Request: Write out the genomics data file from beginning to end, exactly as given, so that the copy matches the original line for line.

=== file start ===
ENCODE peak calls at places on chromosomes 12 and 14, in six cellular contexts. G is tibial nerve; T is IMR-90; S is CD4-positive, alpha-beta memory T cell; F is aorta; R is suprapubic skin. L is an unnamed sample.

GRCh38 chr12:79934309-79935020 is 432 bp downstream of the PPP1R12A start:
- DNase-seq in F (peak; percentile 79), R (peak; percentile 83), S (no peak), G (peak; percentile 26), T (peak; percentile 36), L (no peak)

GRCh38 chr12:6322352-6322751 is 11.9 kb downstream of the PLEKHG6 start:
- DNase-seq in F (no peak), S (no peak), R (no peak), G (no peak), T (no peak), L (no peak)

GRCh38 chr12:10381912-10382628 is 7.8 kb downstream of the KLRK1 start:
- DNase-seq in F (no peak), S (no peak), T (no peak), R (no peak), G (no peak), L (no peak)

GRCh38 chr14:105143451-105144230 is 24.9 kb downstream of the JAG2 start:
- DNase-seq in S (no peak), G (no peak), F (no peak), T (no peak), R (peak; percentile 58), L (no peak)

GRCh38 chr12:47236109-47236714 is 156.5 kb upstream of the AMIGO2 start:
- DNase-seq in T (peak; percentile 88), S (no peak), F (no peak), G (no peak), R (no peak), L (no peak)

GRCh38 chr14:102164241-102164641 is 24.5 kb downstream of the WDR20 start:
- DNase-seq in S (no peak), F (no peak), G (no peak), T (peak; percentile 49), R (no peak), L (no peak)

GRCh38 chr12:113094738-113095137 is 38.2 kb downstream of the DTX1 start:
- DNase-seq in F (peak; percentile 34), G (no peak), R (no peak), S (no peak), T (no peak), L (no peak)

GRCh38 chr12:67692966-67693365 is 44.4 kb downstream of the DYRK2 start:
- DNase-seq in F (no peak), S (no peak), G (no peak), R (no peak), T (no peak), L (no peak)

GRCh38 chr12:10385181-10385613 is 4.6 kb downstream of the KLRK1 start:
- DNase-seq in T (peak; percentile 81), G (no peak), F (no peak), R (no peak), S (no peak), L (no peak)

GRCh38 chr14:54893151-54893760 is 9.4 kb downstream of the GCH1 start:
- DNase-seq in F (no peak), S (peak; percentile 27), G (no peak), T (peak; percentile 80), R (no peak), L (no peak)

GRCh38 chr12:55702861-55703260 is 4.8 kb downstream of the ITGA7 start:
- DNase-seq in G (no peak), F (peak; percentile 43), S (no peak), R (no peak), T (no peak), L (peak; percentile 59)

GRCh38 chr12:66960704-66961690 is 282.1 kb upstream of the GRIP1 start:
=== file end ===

ENCODE peak calls at places on chromosomes 12 and 14, in six cellular contexts. G is tibial nerve; T is IMR-90; S is CD4-positive, alpha-beta memory T cell; F is aorta; R is suprapubic skin. L is an unnamed sample.

GRCh38 chr12:79934309-79935020 is 432 bp downstream of the PPP1R12A start:
- DNase-seq in F (peak; percentile 79), R (peak; percentile 83), S (no peak), G (peak; percentile 26), T (peak; percentile 36), L (no peak)

GRCh38 chr12:6322352-6322751 is 11.9 kb downstream of the PLEKHG6 start:
- DNase-seq in F (no peak), S (no peak), R (no peak), G (no peak), T (no peak), L (no peak)

GRCh38 chr12:10381912-10382628 is 7.8 kb downstream of the KLRK1 start:
- DNase-seq in F (no peak), S (no peak), T (no peak), R (no peak), G (no peak), L (no peak)

GRCh38 chr14:105143451-105144230 is 24.9 kb downstream of the JAG2 start:
- DNase-seq in S (no peak), G (no peak), F (no peak), T (no peak), R (peak; percentile 58), L (no peak)

GRCh38 chr12:47236109-47236714 is 156.5 kb upstream of the AMIGO2 start:
- DNase-seq in T (peak; percentile 88), S (no peak), F (no peak), G (no peak), R (no peak), L (no peak)

GRCh38 chr14:102164241-102164641 is 24.5 kb downstream of the WDR20 start:
- DNase-seq in S (no peak), F (no peak), G (no peak), T (peak; percentile 49), R (no peak), L (no peak)

GRCh38 chr12:113094738-113095137 is 38.2 kb downstream of the DTX1 start:
- DNase-seq in F (peak; percentile 34), G (no peak), R (no peak), S (no peak), T (no peak), L (no peak)

GRCh38 chr12:67692966-67693365 is 44.4 kb downstream of the DYRK2 start:
- DNase-seq in F (no peak), S (no peak), G (no peak), R (no peak), T (no peak), L (no peak)

GRCh38 chr12:10385181-10385613 is 4.6 kb downstream of the KLRK1 start:
- DNase-seq in T (peak; percentile 81), G (no peak), F (no peak), R (no peak), S (no peak), L (no peak)

GRCh38 chr14:54893151-54893760 is 9.4 kb downstream of the GCH1 start:
- DNase-seq in F (no peak), S (peak; percentile 27), G (no peak), T (peak; percentile 80), R (no peak), L (no peak)

GRCh38 chr12:55702861-55703260 is 4.8 kb downstream of the ITGA7 start:
- DNase-seq in G (no peak), F (peak; percentile 43), S (no peak), R (no peak), T (no peak), L (peak; percentile 59)

GRCh38 chr12:66960704-66961690 is 282.1 kb upstream of the GRIP1 start: